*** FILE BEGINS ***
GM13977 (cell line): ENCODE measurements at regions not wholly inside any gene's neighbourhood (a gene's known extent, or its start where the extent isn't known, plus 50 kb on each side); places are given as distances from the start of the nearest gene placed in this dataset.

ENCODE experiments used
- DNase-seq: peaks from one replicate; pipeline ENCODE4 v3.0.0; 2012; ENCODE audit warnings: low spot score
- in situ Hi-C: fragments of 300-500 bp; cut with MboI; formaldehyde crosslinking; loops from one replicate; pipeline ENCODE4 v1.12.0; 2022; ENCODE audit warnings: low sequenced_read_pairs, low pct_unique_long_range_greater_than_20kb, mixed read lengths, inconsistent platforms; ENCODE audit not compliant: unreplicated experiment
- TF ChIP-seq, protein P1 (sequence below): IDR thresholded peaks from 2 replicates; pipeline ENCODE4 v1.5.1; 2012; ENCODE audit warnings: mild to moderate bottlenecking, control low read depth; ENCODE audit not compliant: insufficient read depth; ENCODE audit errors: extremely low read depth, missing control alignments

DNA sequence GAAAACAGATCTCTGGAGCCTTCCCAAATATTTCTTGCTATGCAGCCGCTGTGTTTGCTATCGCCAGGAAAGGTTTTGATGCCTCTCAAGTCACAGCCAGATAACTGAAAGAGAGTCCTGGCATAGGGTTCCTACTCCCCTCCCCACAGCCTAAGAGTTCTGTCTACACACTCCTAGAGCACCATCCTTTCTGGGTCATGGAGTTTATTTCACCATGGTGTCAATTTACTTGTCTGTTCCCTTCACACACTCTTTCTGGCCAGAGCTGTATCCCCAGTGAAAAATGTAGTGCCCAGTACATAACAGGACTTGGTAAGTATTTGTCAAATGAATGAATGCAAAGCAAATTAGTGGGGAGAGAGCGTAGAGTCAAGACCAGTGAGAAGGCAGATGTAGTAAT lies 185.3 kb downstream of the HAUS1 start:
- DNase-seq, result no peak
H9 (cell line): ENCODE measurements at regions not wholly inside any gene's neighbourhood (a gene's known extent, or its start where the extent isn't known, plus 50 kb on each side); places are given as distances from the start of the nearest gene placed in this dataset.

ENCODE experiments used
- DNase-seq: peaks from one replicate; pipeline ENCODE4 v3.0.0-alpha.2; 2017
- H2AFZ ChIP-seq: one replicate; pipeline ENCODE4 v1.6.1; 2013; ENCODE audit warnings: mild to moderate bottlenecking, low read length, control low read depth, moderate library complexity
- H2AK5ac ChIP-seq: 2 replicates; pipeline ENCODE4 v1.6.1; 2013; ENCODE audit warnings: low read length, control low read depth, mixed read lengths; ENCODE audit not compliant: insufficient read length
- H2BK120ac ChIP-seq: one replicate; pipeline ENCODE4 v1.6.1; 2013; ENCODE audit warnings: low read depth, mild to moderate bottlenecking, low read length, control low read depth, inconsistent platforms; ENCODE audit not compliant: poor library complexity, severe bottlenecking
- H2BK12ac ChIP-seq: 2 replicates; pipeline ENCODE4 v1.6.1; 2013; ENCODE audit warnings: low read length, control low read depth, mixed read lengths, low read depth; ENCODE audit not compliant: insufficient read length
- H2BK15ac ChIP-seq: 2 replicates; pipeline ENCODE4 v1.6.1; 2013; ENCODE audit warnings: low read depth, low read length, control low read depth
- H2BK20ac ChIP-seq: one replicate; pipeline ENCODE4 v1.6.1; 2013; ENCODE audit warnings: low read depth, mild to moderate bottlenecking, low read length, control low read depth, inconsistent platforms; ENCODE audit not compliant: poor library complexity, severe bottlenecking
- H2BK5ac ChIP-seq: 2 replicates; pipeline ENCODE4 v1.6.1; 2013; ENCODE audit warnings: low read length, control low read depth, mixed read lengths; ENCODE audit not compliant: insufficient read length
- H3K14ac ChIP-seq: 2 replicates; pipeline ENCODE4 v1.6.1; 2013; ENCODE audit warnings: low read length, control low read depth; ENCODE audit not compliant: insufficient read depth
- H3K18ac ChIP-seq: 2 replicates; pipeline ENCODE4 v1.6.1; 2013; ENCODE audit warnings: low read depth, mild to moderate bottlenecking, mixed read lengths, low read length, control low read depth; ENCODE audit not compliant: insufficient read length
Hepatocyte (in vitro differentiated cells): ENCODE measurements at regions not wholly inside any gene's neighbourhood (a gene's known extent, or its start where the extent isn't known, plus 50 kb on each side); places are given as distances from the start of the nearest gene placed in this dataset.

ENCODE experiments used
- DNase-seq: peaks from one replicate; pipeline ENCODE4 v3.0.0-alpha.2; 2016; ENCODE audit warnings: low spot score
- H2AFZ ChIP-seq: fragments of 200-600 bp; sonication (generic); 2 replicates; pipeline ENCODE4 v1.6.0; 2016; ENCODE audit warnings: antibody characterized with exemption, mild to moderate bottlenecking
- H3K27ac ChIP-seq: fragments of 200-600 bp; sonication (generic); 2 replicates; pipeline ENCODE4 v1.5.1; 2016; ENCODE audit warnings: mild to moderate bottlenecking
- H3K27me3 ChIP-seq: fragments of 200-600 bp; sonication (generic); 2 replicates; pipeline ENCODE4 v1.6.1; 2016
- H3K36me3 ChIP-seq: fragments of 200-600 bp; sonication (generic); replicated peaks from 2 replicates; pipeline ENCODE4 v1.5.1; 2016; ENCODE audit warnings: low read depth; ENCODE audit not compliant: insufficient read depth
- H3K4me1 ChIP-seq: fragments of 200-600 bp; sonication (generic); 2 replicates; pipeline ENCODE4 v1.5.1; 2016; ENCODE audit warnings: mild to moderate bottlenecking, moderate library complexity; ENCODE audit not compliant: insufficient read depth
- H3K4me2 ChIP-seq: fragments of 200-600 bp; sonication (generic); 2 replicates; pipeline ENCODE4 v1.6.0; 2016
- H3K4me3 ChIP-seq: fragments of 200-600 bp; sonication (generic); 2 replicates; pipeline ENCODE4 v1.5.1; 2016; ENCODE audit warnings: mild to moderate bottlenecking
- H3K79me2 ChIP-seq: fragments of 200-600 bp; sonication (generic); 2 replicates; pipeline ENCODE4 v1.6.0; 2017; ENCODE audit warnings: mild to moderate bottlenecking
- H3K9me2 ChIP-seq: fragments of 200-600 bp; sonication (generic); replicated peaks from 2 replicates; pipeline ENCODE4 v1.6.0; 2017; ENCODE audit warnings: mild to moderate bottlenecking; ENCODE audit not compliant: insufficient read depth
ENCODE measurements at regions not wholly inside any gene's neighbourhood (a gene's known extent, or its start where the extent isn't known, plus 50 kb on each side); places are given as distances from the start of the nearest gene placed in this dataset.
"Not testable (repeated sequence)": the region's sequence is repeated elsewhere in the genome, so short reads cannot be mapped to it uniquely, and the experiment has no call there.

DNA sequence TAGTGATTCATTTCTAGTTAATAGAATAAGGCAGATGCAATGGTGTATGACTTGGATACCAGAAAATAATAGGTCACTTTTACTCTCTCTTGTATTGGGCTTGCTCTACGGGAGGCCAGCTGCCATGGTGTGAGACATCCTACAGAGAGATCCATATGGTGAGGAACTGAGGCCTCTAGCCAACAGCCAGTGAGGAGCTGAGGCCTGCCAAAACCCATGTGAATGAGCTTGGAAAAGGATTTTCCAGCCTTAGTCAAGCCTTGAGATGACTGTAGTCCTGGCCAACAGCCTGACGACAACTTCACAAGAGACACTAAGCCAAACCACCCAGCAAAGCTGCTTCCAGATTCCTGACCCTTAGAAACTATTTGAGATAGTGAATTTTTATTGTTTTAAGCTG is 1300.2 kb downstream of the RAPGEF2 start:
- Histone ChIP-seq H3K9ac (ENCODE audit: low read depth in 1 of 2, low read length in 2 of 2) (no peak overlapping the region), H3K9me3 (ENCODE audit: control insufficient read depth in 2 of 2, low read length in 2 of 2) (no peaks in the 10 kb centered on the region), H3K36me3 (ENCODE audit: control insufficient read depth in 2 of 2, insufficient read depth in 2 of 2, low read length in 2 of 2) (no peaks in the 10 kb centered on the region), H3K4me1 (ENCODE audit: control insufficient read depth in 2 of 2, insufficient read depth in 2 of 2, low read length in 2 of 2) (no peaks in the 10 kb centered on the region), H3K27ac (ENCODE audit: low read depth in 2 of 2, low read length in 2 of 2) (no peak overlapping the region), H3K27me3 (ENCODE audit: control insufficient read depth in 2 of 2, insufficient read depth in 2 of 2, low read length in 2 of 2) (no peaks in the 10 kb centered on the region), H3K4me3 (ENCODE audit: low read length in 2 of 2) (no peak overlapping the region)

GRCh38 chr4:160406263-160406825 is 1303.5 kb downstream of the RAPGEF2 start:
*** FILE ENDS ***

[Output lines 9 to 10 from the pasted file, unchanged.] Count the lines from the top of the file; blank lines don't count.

ENCODE experiments used
- DNase-seq: peaks from one replicate; pipeline ENCODE4 v3.0.0-alpha.2; 2017